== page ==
1. Research Update: Asiatic Garden Beetle Population Genetics

    Mar 3, 2021

    Tilmon Lab graduate student Adrian Pekarcik received a USDA AFRI EWD Predoctoral Fellowship to investigate the Asiatic garden beetle (AGB), Maladera castanea, an annual white grub species that was introduced to the U.S. in 1921 and has spread to at least 25 states and 2 Canadian provinces. Historically it was a pest of turfgrasses and ornamentals, however, in the last 10 years AGB has emerged as a new pest of field corn in Indiana, Michigan and Ohio. We hypothesize that these beetles comprise a genetically distinct population and propose to use molecular genetic tools to compare genetic structure among North America AGB populations. This serves the longer-term goal to understand why AGB has emerged as a new pest. Our objectives are to (1) develop molecular markers for AGB, and (2) assess North American populations for habitat-specific variation and/or geographic variation.

  2. Slug Manuscript Published in Insects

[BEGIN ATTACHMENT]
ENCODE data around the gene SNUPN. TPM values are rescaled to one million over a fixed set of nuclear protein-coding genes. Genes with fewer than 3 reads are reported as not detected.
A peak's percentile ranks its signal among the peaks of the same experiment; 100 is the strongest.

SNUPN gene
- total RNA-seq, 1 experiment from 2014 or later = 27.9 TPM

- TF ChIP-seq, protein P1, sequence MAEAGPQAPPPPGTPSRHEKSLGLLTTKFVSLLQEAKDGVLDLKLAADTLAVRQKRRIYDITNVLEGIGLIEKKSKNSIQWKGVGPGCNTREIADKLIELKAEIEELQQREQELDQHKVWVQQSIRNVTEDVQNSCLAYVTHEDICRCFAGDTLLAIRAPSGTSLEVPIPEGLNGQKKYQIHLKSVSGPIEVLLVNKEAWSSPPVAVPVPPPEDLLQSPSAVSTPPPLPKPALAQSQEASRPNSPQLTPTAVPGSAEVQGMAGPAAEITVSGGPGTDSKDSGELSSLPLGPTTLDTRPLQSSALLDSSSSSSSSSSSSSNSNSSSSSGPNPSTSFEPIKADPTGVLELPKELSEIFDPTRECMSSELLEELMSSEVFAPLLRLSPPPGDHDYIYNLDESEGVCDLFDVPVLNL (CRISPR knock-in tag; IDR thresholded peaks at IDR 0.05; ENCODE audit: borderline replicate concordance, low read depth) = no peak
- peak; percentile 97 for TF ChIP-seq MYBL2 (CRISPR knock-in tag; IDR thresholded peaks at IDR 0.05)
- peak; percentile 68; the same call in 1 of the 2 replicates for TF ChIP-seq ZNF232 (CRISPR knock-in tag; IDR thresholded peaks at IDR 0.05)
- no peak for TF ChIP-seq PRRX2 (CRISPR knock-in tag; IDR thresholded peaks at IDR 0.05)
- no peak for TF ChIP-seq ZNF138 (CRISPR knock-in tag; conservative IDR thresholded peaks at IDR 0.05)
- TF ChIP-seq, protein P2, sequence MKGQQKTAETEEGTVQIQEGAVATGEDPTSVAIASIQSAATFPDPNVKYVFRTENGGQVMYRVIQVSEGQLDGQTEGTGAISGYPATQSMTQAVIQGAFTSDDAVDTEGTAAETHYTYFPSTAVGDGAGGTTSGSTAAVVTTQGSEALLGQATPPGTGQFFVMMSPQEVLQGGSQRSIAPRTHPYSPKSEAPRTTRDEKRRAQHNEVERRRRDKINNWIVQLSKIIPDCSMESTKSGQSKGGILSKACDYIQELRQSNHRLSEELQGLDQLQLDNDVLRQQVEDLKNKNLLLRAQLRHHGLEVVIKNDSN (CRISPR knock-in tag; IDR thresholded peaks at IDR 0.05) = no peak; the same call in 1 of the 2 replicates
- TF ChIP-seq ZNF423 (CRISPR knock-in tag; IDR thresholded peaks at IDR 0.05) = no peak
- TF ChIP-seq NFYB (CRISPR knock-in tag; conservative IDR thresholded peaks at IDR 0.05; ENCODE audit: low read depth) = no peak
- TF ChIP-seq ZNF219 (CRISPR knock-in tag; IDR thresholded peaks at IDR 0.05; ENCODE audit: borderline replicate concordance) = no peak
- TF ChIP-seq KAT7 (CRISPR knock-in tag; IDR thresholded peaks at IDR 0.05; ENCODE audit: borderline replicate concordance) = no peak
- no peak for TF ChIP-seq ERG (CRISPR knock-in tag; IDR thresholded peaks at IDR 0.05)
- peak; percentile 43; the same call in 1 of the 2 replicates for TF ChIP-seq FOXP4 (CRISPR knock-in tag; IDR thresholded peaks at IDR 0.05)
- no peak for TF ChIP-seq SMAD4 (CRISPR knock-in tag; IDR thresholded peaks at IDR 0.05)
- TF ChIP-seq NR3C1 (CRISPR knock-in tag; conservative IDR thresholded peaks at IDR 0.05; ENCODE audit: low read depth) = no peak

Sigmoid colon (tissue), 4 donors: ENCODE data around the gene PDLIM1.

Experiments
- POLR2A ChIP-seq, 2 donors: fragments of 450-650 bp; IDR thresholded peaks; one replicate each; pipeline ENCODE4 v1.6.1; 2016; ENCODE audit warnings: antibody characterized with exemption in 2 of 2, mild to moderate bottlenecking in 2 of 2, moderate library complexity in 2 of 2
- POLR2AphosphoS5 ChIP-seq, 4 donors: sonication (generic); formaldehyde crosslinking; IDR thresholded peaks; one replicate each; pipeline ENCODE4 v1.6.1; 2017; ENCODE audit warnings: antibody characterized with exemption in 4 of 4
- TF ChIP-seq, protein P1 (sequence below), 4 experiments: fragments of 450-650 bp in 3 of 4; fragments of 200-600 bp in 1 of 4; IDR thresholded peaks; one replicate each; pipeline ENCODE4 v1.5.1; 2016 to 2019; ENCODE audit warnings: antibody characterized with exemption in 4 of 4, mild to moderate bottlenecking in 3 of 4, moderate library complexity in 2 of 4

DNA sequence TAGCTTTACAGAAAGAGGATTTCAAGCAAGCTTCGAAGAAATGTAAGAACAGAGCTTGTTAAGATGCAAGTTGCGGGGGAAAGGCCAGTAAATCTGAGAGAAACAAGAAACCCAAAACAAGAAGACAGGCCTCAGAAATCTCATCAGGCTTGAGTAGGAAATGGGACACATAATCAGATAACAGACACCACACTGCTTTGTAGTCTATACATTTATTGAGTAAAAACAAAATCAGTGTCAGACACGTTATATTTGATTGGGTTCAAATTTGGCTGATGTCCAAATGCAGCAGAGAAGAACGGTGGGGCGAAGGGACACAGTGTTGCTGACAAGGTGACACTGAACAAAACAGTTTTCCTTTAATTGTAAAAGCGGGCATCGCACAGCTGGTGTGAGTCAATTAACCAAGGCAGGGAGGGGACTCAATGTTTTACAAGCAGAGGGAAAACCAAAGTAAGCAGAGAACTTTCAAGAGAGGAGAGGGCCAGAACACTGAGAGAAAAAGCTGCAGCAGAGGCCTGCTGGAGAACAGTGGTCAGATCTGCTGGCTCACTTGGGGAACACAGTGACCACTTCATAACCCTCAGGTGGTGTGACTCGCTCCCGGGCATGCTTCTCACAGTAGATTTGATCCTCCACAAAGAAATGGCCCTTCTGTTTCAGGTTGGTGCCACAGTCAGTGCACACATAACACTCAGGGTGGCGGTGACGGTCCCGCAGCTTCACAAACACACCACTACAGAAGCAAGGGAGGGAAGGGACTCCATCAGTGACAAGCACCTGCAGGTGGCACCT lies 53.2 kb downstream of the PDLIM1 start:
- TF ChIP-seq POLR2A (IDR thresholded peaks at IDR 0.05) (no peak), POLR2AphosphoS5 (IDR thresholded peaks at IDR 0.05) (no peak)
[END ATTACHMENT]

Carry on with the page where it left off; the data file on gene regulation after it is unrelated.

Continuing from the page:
Feb 12, 2021

    Congratulations Amy, Adrian and Kelley, in collaboration with Dr. Ryan Haden (OSU ATI), for recently publishing a manuscript titled "Evaluation of Slug Refuge Traps in a Soybean Reduced-Tillage Cover Crop System" in the journal Insects. This manuscript focused on comparing slug monitoring methods in soybean. Slugs are frequent pests of field crops, including soybean and corn, especially in no-till fields. Because of slugs nocturnal behavior, monitoring is difficult - making trapping the preferred monitoring method.

  3. Congratulations Matt Lorentz!

    Feb 9, 2021

    Congratulations to Tilmon Lab undergraduate researcher, Matt Lorentz, on receiving second place for his virtual poster in the P-IE, Ecology section at the annual Entomological Society of America meeting! Matt's poster was titled 'Feeding Performance and Preference of the Asiatic Garden Beetle, Maladera castanea, in Field Crops and was co-authored by Adrian Pekarcik, Amy Raudenbush and Kelley Tilmon. To view Matt's poster, click here.